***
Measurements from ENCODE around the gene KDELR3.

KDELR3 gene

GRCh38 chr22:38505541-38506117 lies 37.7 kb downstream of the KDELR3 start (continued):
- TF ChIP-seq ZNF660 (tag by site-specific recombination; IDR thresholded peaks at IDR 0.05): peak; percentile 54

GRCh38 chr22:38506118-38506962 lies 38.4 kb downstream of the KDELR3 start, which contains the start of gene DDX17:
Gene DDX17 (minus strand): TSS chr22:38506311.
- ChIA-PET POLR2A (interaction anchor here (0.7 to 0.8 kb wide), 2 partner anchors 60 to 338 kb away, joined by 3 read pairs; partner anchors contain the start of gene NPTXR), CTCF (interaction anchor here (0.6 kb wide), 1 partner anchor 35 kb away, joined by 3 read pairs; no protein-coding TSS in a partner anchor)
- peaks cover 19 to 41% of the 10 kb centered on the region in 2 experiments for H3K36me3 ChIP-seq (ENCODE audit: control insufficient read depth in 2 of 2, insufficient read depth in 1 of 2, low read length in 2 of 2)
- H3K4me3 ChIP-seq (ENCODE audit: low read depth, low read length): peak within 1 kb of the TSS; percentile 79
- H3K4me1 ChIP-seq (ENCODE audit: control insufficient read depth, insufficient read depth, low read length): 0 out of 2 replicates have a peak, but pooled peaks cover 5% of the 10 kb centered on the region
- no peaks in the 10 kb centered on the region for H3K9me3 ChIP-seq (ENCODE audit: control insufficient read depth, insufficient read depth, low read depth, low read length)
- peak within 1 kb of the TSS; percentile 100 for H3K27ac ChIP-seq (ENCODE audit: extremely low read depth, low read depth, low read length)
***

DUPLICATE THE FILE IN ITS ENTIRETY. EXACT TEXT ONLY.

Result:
Measurements from ENCODE around the gene KDELR3.

KDELR3 gene

GRCh38 chr22:38505541-38506117 lies 37.7 kb downstream of the KDELR3 start (continued):
- TF ChIP-seq ZNF660 (tag by site-specific recombination; IDR thresholded peaks at IDR 0.05): peak; percentile 54

GRCh38 chr22:38506118-38506962 lies 38.4 kb downstream of the KDELR3 start, which contains the start of gene DDX17:
Gene DDX17 (minus strand): TSS chr22:38506311.
- ChIA-PET POLR2A (interaction anchor here (0.7 to 0.8 kb wide), 2 partner anchors 60 to 338 kb away, joined by 3 read pairs; partner anchors contain the start of gene NPTXR), CTCF (interaction anchor here (0.6 kb wide), 1 partner anchor 35 kb away, joined by 3 read pairs; no protein-coding TSS in a partner anchor)
- peaks cover 19 to 41% of the 10 kb centered on the region in 2 experiments for H3K36me3 ChIP-seq (ENCODE audit: control insufficient read depth in 2 of 2, insufficient read depth in 1 of 2, low read length in 2 of 2)
- H3K4me3 ChIP-seq (ENCODE audit: low read depth, low read length): peak within 1 kb of the TSS; percentile 79
- H3K4me1 ChIP-seq (ENCODE audit: control insufficient read depth, insufficient read depth, low read length): 0 out of 2 replicates have a peak, but pooled peaks cover 5% of the 10 kb centered on the region
- no peaks in the 10 kb centered on the region for H3K9me3 ChIP-seq (ENCODE audit: control insufficient read depth, insufficient read depth, low read depth, low read length)
- peak within 1 kb of the TSS; percentile 100 for H3K27ac ChIP-seq (ENCODE audit: extremely low read depth, low read depth, low read length)